Re-thinking learning for the 21st Century

When Ignorance is Bliss

Throughout the summer, I saw a few variations of the tweet, “This coming September, we are all first-year teachers.” I love the sentiment behind this. We are all entering education faced with challenges not one of us has managed before.

Yet, when school year started, and I was back in the classroom, I couldn’t shake the pressure I felt. I have been constantly asking myself questions like:

“Am I prioritizing the right curriculum?”

“Are my remote learners feeling connected? Am I giving them enough attention?”

“Will my students be ready for high school?”

etc etc etc

Last week, I saw this tweet, and it captured how I have been feeling perfectly.

Teaching is strenuous when we are always feeling, “If I could only ______”.  As experienced educators, we no longer have that early teaching blissful ignorance.

My students and I are finding a groove that works for us, and I have to trust that it’s enough. I have to have faith in the fact that I’m not a novice teacher, and that I can use my experience to make the right choices for my students with the circumstances I am given.



  1. Jennifer Weening

    Oh my goodness, Jen, this is so true! I think I saw that same tweet and had the same reaction. Your perspective is so valuable and appreciated, and your final thought is dead on — although as experienced teachers we might know how to do things better in better circumstances, at least we can trust our experience, professionalism, and judgment to make the best of these particular circumstances!
    – Jen

    • Jennifer Bairos

      Thanks, Jen! It’s so nice to know I’m not alone in this feeling. Trusting my judgement is a huge challenge for me…that’s a whole other blog post!

  2. Allison Campbell-Rogers

    This is a perfect post to kick off the 2020-2021 school year Jen. It’s where we are all at I’d hazard a guess – the beginning… again. But you know what’s really important at the beginning? Relationships. Stitching together the fabric of a classroom so that it is strong enough to hold what it will need to hold as we make our way through this crazy year. So, yes – have faith in your experience, the beautiful thing about it is that you’ve got the beginning covered hands down – I have never been in your classroom, but I just know that your kindness, warmth and welcoming nature will provide everything your students need at the beginning. The curriculum, the approaches the preparedness … it will all come in time as you and your students find your groove – and it will be enough. Thanks for sharing what many of us are feeling … ps – I saw that tweet too!!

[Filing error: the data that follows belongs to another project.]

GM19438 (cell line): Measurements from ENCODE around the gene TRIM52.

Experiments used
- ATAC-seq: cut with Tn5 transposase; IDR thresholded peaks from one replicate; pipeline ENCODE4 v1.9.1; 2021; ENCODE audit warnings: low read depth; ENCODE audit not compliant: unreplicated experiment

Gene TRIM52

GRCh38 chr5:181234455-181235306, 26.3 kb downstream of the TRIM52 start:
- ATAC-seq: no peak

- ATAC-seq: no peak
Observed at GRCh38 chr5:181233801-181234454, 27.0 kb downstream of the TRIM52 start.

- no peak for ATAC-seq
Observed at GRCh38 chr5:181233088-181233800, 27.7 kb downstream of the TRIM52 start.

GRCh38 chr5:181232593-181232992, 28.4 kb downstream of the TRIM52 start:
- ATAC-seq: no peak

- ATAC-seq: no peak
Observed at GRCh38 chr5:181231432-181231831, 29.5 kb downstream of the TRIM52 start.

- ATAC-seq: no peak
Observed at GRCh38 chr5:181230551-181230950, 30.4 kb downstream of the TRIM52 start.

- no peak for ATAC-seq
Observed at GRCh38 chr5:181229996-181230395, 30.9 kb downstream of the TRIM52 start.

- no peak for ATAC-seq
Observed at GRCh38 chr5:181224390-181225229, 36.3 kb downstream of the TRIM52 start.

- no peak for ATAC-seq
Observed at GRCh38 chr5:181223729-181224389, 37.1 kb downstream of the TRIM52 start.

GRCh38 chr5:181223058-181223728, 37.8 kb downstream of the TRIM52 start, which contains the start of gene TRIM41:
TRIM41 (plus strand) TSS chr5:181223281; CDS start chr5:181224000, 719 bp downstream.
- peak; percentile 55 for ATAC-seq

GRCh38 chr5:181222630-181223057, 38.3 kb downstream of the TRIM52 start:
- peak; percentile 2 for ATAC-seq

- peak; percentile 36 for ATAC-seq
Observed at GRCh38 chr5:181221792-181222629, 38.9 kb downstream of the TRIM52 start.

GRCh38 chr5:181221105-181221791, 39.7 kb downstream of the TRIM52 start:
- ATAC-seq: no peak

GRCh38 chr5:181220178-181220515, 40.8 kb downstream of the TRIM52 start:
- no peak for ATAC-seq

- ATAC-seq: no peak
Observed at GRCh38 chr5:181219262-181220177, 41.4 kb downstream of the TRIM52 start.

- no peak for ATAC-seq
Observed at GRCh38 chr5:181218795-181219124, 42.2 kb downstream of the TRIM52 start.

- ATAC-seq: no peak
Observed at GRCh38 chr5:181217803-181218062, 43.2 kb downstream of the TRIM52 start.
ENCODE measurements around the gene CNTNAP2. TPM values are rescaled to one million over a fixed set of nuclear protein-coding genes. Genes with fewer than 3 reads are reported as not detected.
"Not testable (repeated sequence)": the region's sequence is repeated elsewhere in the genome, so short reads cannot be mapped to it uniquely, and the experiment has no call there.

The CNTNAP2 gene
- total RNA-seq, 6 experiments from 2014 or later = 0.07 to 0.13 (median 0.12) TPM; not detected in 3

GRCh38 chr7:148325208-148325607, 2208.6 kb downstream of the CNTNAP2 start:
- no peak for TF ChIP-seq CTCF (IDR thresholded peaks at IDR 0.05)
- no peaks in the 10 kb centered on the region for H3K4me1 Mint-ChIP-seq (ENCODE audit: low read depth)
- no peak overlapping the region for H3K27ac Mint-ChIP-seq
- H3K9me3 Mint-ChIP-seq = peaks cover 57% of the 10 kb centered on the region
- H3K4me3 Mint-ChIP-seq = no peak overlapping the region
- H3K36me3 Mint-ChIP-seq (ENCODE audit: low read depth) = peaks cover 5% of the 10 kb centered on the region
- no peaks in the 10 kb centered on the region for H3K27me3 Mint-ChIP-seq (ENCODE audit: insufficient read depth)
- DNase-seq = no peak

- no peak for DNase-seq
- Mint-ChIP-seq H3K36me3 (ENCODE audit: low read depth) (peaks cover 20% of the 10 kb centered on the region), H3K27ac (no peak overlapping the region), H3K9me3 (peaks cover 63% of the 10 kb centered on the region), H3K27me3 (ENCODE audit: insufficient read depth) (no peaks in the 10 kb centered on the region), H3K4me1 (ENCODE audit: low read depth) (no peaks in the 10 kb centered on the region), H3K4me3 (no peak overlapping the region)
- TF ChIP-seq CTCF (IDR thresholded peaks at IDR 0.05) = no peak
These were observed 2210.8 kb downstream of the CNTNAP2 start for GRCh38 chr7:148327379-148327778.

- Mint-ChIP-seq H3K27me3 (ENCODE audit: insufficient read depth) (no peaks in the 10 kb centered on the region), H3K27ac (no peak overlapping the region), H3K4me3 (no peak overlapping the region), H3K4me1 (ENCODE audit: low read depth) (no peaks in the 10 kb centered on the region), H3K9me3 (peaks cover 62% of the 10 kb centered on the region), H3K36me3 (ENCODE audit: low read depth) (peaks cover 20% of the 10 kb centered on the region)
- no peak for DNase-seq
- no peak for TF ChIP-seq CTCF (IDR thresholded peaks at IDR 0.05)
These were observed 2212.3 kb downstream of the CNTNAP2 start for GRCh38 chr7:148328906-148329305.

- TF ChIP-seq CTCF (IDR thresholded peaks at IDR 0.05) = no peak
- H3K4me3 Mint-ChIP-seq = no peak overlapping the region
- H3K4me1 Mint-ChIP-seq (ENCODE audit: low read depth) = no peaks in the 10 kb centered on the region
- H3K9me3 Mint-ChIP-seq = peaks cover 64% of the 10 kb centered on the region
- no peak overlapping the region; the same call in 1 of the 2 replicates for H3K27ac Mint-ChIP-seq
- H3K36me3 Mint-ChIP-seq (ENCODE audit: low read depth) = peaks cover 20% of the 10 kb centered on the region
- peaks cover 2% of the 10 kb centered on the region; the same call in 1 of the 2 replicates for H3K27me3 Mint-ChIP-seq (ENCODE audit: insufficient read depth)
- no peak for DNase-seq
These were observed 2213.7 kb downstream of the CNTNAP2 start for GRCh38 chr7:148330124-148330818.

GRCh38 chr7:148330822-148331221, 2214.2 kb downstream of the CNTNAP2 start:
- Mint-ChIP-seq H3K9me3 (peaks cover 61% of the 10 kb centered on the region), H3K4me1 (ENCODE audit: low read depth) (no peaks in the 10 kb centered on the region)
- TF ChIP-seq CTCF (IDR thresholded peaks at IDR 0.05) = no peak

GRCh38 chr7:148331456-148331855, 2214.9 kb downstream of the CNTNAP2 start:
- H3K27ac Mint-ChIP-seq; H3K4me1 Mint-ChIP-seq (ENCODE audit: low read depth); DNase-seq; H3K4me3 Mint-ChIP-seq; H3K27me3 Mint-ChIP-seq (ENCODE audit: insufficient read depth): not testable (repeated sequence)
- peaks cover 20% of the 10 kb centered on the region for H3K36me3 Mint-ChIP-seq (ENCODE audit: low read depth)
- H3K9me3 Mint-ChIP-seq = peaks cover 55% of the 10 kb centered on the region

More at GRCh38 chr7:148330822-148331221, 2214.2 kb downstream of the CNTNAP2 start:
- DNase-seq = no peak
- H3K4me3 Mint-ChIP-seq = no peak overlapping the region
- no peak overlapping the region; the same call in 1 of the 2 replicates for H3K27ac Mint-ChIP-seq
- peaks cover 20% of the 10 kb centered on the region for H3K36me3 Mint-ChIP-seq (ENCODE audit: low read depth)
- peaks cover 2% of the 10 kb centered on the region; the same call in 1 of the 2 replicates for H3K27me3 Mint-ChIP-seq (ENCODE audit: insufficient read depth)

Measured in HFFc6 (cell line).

• Jennifer Bairos

      Thank you Allison. I appreciate your encouragement! I really needed to hear this today 🙂

      I have noticed that whenever I begin feeling panicky in my teaching, it’s because I can also notice that I’ve been pushing curriculum and not keeping relationships as the centre of my day. This is definitely when I have to allow myself to take a step back and slow things dawn. Giving myself (and my students) this permission, is the hard part because sometimes the pressure feels difficult to ignore.

  3. Esther Lee

    Hi Jenn, you’re so right in that you have to trust that what you’re doing is enough, and it is! I think right now, perfectionism is the enemy of progress. And if I know teachers, 99% of us suffer from the paralysis through analysis syndrome haha! So, this is a message I think we all really needed to hear. Thank you for this!

    • Jennifer Bairos

      I saw another tweet once that said “Enough is a decision, not an amount.” and I think that is an important piece for us to remember along the same path!

  4. Brandon Black

    Great sentiments, Jenn! This year more than ever we need to embrace the imperfections. That’s not to say that we should accept mediocrity, but it is to understand the circumstances that we are living in. You mentioned ‘finding a groove’ with your students, and I can bet that they are appreciative of having you as their teacher to lead them through this uniquely challenging year.

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